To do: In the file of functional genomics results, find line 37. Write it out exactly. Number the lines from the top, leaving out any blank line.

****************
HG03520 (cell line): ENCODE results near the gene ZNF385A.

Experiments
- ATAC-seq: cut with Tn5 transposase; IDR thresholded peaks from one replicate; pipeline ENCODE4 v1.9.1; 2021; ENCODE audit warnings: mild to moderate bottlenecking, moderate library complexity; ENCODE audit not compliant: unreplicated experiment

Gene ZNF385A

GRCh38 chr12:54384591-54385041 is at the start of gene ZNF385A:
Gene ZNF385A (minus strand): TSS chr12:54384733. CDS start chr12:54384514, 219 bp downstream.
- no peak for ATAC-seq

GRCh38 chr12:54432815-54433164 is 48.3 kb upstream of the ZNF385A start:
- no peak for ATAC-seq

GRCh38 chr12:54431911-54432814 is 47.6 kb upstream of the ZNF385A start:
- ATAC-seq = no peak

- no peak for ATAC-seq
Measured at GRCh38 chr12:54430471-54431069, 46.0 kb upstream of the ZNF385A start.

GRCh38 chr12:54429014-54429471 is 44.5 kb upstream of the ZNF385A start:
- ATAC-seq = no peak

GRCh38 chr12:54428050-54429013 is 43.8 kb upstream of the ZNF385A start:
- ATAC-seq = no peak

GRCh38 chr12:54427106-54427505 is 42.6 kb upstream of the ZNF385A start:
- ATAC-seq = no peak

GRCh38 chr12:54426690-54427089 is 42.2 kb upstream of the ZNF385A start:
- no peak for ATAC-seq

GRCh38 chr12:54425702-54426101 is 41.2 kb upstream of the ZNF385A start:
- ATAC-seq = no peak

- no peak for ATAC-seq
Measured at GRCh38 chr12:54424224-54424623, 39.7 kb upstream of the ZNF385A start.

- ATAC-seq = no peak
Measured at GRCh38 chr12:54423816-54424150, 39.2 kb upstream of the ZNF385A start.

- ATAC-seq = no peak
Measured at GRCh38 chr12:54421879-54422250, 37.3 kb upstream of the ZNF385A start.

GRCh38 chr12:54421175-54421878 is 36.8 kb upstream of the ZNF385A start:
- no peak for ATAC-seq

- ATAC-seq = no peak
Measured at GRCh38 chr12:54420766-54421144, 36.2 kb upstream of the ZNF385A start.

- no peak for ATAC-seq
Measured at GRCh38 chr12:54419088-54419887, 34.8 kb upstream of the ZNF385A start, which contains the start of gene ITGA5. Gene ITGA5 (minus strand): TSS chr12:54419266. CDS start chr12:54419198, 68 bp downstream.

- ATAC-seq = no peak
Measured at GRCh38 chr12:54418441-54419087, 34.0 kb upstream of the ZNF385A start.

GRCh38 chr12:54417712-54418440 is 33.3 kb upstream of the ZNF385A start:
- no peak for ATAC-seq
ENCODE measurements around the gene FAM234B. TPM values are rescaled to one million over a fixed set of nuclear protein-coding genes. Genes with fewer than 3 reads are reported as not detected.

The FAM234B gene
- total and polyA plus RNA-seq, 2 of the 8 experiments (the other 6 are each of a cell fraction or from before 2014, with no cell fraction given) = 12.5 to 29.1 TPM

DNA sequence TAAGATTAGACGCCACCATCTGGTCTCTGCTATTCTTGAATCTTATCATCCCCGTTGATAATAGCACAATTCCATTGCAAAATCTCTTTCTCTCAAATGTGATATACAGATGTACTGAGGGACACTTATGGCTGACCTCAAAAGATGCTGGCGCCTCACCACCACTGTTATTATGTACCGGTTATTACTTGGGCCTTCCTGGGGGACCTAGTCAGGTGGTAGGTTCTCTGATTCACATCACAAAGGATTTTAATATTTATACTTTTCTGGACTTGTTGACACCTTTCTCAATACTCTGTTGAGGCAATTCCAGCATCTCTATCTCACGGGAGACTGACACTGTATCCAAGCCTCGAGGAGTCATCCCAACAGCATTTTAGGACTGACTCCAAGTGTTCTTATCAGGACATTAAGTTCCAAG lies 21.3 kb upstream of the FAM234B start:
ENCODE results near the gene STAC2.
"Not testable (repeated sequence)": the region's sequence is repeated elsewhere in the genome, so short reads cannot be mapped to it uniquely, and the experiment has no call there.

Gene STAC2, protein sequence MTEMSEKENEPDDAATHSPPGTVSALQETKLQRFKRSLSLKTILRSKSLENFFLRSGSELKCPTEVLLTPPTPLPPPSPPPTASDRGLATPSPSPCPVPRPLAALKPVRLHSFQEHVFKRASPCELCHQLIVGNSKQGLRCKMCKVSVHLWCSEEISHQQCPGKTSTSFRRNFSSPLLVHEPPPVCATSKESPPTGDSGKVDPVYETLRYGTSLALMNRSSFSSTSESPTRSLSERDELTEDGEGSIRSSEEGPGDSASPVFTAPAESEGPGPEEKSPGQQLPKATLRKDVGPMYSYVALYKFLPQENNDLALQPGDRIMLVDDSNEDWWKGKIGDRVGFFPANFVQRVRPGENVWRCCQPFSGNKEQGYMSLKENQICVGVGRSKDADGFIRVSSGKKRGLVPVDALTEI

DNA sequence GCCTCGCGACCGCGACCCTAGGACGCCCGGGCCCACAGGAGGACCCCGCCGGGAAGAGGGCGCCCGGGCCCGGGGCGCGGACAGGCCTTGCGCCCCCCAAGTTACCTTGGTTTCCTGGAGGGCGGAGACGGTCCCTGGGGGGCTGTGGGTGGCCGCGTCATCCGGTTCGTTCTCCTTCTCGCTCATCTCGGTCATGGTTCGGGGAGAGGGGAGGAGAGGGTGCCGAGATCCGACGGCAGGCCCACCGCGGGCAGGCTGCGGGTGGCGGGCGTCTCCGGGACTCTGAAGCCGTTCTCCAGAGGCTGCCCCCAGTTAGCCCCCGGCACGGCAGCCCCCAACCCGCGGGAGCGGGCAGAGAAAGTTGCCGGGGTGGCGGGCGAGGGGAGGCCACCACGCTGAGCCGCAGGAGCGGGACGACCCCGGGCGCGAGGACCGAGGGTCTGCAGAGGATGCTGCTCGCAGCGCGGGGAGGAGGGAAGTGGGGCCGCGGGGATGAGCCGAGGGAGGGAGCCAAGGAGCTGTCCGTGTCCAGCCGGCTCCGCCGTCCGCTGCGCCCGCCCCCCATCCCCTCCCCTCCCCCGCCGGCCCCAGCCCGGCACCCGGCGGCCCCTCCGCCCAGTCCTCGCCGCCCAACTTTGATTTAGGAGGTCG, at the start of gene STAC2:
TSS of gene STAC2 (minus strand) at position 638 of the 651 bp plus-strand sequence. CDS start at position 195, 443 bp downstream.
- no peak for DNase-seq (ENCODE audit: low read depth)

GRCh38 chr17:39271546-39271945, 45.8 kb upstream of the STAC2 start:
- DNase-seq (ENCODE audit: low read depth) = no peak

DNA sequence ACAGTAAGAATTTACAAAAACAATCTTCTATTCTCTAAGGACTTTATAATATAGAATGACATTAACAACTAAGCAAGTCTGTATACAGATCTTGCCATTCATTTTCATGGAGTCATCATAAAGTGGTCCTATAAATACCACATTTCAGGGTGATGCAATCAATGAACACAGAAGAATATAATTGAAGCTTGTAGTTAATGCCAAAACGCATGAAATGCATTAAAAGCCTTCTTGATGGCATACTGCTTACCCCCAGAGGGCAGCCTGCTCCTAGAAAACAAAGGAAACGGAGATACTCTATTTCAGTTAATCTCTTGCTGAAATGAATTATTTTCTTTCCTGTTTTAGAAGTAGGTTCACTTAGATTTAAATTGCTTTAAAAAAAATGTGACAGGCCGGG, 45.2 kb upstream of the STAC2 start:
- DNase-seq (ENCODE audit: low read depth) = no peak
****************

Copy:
Measured at GRCh38 chr12:54418441-54419087, 34.0 kb upstream of the ZNF385A start.